Cheaper, shorter duration, better patient outcomes
For the more than 70 million people worldwide living with hepatitis C virus (HCV) , the past five years has seen this infectious, potentially fatal infection transform into a curable disease. The main risk factors for HCV are unprotected sexual intercourse and intravenous drug use. As such, there is a high correlation between HCV, sexually transmitted diseases (STDs) and HIV infections.
Guidelines for the current management of hepatitis C infection continues to rapidly evolve. Most recent recommendations may be found at:
With the introduction of all-oral, peg-interferon-free, direct-acting antiviral (DAA) treatment options, patients with HCV may be treated very effectively (with about 97% success on average), with few side effects. Moreover, unlike older generation, peg-interferon-containing treatments, DAA treatment durations are short; they typically last for 12 weeks.
However, these medications are expensive and as such, guidelines reserve treatment for people with more advanced disease (e.g., cirrhosis). Recently, there appears to be a shift in opinion regarding the burden of HCV and the role of early treatment in reducing it. It has been shown that treating HCV at an early stage of the disease may in fact lower overall healthcare costs. In an article that appeared in Medscape:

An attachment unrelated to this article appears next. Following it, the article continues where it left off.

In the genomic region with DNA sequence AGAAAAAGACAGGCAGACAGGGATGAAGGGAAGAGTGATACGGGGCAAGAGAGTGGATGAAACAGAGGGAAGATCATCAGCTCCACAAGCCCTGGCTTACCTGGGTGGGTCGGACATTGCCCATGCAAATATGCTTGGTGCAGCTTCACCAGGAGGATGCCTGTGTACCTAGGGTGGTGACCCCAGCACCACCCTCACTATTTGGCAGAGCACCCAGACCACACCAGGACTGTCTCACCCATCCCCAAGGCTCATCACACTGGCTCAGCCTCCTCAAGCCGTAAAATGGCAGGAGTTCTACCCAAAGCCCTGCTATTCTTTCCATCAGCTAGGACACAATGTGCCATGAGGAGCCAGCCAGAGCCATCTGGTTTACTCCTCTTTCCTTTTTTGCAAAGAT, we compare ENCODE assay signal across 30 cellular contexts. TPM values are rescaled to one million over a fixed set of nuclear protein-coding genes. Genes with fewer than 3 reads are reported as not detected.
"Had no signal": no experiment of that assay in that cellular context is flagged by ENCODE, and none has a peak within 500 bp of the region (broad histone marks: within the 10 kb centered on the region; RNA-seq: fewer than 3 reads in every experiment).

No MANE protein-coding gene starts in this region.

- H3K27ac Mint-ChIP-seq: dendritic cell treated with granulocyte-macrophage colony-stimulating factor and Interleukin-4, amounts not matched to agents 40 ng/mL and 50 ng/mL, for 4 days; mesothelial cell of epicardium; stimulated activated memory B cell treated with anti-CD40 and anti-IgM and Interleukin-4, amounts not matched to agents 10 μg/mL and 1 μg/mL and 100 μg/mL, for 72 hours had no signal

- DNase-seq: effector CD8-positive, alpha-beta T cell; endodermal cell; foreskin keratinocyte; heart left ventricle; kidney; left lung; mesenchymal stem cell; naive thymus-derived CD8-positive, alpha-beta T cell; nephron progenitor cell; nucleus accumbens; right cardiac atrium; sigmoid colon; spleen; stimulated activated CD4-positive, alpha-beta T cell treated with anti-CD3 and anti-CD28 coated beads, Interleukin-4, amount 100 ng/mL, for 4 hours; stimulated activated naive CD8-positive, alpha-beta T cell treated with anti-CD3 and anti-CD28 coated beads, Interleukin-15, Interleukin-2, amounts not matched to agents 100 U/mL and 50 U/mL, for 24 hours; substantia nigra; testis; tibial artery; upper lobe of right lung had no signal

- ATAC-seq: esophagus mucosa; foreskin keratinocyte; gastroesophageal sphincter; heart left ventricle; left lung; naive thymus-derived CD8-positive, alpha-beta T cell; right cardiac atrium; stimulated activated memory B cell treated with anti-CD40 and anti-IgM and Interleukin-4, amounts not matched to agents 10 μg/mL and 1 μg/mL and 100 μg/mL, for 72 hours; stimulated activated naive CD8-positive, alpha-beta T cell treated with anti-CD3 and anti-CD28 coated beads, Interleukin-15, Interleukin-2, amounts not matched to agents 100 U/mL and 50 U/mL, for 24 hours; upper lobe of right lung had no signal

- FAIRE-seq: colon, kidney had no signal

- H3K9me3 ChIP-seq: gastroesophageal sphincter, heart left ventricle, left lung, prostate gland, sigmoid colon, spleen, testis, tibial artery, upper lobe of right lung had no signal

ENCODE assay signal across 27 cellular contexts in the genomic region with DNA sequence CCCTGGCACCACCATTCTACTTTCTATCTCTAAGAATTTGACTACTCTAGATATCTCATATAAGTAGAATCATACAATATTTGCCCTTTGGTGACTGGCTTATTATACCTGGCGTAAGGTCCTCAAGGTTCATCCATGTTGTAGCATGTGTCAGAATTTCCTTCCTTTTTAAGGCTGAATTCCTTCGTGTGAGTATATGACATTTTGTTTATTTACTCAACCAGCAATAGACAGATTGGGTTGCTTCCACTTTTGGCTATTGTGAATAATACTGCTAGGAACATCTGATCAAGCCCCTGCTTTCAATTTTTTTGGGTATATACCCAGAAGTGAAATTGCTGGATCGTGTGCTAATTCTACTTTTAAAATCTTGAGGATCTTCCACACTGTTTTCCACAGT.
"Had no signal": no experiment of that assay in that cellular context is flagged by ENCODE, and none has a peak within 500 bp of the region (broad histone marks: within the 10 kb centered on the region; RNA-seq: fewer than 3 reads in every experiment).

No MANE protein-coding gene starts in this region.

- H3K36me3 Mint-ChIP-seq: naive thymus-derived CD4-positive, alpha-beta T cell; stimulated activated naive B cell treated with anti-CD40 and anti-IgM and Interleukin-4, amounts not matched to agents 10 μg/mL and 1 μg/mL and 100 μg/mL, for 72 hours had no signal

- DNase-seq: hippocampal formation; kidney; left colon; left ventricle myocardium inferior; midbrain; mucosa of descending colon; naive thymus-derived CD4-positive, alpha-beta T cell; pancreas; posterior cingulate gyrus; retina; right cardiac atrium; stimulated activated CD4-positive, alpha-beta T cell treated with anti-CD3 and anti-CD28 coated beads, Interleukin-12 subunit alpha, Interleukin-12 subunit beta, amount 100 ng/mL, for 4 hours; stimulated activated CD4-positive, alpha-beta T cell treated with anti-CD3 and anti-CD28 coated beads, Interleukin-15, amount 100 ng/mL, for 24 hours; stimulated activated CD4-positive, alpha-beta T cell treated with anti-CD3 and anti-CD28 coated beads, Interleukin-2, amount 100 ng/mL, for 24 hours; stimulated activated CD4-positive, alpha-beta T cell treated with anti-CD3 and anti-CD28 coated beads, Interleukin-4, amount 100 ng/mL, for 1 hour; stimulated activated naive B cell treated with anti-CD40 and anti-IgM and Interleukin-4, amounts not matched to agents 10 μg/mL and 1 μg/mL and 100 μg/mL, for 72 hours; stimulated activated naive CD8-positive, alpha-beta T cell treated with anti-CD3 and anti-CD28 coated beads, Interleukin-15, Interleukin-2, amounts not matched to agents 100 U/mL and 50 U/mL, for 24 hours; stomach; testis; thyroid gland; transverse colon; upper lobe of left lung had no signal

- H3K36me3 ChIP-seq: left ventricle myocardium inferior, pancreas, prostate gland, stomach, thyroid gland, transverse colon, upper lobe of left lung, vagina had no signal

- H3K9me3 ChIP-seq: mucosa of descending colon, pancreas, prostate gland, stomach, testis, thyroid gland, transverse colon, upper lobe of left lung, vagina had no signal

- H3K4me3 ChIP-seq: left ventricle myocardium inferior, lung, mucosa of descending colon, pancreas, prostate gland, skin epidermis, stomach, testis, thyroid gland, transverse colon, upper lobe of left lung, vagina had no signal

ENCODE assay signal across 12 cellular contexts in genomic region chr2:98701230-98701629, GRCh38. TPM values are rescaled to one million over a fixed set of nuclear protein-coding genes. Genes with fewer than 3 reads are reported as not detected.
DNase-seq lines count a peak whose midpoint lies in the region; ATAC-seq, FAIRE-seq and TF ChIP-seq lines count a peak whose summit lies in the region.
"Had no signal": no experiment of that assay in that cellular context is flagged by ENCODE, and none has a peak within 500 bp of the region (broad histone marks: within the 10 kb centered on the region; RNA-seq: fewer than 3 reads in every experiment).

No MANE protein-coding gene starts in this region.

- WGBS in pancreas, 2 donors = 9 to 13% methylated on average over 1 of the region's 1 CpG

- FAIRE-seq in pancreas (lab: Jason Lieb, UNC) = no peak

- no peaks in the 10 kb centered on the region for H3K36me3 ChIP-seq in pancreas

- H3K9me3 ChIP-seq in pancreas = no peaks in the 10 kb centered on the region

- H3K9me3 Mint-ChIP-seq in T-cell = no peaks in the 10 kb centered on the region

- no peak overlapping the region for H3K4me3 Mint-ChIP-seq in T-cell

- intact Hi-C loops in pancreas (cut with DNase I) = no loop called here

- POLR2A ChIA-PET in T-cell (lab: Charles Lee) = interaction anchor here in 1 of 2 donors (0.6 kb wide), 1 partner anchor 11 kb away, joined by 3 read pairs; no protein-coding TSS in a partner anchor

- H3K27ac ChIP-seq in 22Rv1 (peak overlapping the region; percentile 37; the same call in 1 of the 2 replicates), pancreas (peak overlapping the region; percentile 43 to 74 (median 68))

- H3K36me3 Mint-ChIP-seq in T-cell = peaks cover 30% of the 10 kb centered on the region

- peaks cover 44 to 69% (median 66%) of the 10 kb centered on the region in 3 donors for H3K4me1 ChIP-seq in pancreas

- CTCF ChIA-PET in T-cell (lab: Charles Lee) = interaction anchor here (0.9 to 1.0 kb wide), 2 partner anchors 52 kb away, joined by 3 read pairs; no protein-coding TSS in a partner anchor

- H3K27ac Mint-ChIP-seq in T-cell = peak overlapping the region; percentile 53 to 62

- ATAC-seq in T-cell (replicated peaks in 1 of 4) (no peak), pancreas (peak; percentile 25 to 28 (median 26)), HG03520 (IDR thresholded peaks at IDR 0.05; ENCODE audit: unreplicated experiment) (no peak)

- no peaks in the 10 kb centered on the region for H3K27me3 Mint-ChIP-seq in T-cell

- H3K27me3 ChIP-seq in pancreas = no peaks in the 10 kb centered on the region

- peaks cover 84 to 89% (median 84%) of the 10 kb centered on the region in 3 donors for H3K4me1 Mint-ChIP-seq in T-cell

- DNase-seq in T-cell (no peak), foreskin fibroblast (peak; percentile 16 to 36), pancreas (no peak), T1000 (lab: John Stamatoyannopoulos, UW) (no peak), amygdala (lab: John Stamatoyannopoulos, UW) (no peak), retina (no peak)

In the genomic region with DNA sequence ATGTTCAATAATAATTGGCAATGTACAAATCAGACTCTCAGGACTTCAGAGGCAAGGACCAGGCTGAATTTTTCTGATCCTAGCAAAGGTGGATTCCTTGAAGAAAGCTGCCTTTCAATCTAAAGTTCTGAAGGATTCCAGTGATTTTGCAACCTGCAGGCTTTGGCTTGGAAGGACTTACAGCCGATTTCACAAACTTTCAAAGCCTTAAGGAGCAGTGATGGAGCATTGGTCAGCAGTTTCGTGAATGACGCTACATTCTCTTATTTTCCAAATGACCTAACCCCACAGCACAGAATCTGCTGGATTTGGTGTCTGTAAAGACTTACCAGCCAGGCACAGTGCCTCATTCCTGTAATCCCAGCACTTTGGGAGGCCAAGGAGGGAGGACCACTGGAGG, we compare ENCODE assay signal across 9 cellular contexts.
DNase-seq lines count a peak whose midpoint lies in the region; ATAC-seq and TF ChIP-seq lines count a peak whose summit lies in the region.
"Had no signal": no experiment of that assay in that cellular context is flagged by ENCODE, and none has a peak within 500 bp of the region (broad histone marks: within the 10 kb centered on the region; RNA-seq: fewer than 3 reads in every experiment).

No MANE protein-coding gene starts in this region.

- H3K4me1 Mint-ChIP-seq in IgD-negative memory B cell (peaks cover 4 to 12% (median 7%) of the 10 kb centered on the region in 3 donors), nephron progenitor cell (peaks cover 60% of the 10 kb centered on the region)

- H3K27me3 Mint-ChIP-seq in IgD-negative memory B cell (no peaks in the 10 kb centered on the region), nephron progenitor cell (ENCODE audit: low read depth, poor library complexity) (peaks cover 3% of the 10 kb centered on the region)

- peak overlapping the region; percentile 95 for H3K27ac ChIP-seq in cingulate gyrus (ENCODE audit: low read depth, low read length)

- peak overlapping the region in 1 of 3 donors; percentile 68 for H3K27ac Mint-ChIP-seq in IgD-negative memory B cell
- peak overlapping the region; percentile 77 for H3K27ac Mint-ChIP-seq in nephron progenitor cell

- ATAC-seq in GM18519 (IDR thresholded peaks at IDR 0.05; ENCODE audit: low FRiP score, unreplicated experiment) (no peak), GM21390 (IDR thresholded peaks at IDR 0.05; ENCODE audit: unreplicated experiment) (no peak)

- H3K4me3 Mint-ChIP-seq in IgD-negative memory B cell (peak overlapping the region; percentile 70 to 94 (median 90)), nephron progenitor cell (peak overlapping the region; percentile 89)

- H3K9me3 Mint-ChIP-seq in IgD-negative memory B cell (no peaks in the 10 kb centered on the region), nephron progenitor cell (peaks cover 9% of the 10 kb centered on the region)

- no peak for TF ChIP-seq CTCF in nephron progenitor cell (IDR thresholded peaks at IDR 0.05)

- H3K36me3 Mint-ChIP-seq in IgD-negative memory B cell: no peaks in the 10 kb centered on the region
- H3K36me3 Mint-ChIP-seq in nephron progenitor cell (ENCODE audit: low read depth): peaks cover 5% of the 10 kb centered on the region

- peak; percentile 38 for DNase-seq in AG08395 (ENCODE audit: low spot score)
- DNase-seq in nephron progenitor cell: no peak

A health state-transition model of the natural history of hepatitis C shows that early therapy with the combination of glecaprevir and pibrentasvir (Mavyret, AbbVie) results in lower lifetime costs because of reductions in the risk for decompensated cirrhosis, hepatocellular carcinoma, liver transplantation, and liver-related mortality.
“What’s new here is that if you’re assuming treatment, the costs are lower to treat earlier, because you move from a 12-week to an 8-week regimen, on average,” said researcher Scott Johnson, PhD, from Medicus Economics in Boston.
If this trend continues, we could very well see the near eradication of hepatitis C in the next decade. With the high efficacy and tolerability of DAA regimens, and the high burden of advanced disease, people who are at risk of HCV should get tested, while those with HCV infection should seek treatment early.